Presenting a seminar on Consumer Psychology to an audience of small business owners, I was interrupted somewhere between the Pareto Principle and Law of Reciprocity by one of the attendees, “Hold on - his getting into the consumer’s mind stuff sounds a little suspicious. I’m not into manipulating people into buying things.”
I paused my presentation and discussed his concerns. Truth was, this attendee’s hesitations were some I’d shared throughout my marketing career.
Recognizing the “power” effective marketing tactics had on influencing consumers, I was concerned about the ethical implications or dilemmas such information might present.
Marketing was always one of those skills that I’ve known I had the propensity for since I was six years old, selling Beanie Baby necklaces from my little red wagon or Lion King backpack. By telling the other first graders that “only the cool kids” donned their TY Beanie Babies with these “exclusive” accessories, and offering to give “them and just them” a special deal on my handmade goods, I sold a LOT of them. I hustled a few on the school playground, until my school teacher became increasing suspicious of my ever-growing stockpile of gumball machine money and mandated I close up shop – effective immediately.
As my business education continued and I had the opportunity to market a variety of different brands and organizations, I began to recognize the true “power” of marketing, and like my seminar attendee stated in his hesitations, found myself saying, “Wait this could be bad!” as I too did not want to simply study how to manipulate others. So for several years, I concentrated my professional purists in the nonprofit arena, and realized that the cornerstone to generating resources necessary to keep a much-need therapeutic riding program open was good marketing (including some serious consumer psychology study).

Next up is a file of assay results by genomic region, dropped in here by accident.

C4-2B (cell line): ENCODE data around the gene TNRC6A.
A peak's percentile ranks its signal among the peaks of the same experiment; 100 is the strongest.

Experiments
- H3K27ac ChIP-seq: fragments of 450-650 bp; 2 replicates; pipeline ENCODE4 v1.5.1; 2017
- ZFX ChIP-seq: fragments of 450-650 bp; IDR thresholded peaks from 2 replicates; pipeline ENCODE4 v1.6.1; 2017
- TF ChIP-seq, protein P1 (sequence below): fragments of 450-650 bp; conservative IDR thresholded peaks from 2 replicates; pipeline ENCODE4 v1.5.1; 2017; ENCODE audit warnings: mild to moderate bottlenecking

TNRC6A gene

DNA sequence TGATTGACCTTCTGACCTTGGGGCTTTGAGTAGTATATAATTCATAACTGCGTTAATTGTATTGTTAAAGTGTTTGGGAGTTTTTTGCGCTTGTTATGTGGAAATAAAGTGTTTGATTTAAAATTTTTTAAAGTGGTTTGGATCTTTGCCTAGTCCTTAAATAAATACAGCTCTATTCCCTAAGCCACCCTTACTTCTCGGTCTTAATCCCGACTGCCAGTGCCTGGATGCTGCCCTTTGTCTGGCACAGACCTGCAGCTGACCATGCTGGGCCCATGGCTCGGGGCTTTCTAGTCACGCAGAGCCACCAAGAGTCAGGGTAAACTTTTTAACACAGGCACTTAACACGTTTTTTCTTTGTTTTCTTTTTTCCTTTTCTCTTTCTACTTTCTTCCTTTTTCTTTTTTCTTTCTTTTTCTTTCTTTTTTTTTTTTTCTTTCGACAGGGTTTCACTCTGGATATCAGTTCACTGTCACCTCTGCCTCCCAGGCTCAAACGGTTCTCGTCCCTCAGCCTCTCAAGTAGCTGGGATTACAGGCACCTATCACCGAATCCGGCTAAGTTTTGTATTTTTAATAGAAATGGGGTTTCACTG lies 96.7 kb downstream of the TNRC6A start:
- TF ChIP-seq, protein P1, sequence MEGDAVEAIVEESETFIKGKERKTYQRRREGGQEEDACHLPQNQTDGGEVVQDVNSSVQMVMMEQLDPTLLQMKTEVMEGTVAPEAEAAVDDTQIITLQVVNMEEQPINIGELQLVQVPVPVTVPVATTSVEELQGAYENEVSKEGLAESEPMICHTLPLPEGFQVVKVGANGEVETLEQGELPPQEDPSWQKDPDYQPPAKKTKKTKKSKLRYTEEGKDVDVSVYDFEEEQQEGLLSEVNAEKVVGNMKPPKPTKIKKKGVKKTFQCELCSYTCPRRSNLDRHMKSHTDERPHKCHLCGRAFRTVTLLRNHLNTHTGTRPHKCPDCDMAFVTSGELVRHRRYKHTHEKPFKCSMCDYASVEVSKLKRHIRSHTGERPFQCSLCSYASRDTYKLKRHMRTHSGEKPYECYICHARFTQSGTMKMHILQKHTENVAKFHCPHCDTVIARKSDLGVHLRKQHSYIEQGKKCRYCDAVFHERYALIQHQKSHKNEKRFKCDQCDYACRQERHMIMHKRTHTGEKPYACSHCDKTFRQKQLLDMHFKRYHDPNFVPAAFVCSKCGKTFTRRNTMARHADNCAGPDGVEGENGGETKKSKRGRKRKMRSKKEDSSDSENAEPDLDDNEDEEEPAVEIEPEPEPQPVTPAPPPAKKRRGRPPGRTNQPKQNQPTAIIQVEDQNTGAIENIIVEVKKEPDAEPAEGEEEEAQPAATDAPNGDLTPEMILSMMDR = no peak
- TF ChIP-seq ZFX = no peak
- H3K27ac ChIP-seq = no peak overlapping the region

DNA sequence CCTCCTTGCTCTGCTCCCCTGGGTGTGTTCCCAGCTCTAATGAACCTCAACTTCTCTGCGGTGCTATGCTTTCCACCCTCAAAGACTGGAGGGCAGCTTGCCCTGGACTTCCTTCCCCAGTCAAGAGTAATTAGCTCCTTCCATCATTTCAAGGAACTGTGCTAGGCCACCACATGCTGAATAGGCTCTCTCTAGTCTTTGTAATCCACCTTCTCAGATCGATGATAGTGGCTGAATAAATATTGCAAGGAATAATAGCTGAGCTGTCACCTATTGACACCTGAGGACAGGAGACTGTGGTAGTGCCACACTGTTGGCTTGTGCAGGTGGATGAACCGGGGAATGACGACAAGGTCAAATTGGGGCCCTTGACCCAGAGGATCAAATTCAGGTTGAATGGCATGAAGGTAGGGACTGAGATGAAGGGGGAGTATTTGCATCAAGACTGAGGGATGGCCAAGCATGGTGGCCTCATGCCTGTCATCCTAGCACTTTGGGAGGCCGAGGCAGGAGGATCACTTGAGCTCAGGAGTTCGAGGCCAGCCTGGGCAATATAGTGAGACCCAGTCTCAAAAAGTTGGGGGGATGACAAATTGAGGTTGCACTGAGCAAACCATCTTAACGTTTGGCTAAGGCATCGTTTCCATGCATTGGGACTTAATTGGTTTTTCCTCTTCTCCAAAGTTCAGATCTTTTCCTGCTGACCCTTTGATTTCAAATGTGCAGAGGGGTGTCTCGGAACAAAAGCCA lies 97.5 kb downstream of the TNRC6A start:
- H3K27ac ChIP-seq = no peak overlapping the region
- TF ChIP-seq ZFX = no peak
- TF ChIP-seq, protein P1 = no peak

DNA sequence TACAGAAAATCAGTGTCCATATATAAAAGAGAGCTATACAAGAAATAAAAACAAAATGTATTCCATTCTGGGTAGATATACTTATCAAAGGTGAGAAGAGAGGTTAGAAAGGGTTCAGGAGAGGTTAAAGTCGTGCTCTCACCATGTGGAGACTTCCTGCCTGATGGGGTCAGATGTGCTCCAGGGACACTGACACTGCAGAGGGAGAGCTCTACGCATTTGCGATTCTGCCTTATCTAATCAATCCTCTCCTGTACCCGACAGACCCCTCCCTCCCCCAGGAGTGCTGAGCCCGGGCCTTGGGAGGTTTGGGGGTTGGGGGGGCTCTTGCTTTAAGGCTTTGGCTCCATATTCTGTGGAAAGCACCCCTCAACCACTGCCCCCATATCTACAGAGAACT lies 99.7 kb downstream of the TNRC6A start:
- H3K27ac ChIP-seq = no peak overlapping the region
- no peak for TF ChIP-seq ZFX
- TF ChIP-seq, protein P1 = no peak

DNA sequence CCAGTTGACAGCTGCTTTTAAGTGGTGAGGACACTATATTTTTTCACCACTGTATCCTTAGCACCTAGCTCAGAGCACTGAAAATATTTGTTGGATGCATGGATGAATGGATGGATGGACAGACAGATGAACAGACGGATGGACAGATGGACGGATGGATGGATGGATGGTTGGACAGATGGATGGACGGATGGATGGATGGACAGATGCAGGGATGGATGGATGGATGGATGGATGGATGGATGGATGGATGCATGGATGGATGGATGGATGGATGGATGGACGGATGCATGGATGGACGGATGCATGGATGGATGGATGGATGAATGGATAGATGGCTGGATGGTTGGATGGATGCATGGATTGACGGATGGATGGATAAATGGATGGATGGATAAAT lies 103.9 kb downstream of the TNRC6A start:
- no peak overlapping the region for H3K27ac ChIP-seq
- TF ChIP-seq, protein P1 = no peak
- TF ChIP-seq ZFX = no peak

Michael Fishman, a NYC based consumer psychologist describes the power of marketing as, “[Consumer psychology] is not about taking advantage of people. This is about bringing products and activities to people’s attention in a way that’s helpful. It’s kind of like in the James Bond movies. You can either use this stuff for good or for evil.”
So if you’re concerned with the ethical standards regarding the power of promotional strategies, I hope to encourage you to consider what you’re selling – is it something good, that will make other’s lives better, or is it something detrimental or simply worthless that requires borderline scamming to simply get others to buy?
It’s my hope for you that you never market something you don’t believe in.
Not only will such practices most likely yield disappointing results, as your hesitations will seep through - with knowledge comes great power and it’s up to you to decide how you will use it.
Someone studying biowarfare agents can either use their knowledge to destroy the world with a terror-like outbreak, or save the world by developing an antidote to dangerous agent exposure.
The choice is yours.
Will you choose to use your understanding of marketing for good or for evil?
About Hannah Becker:
Becker Digital is a full-service Marketing and Public Relations Agency dedicated to empowering mission-driven organizations to reach their goals. We apply our expertise in community development, social media strategy, and public relations to connect organizational clients with today’s always-scrolling online users.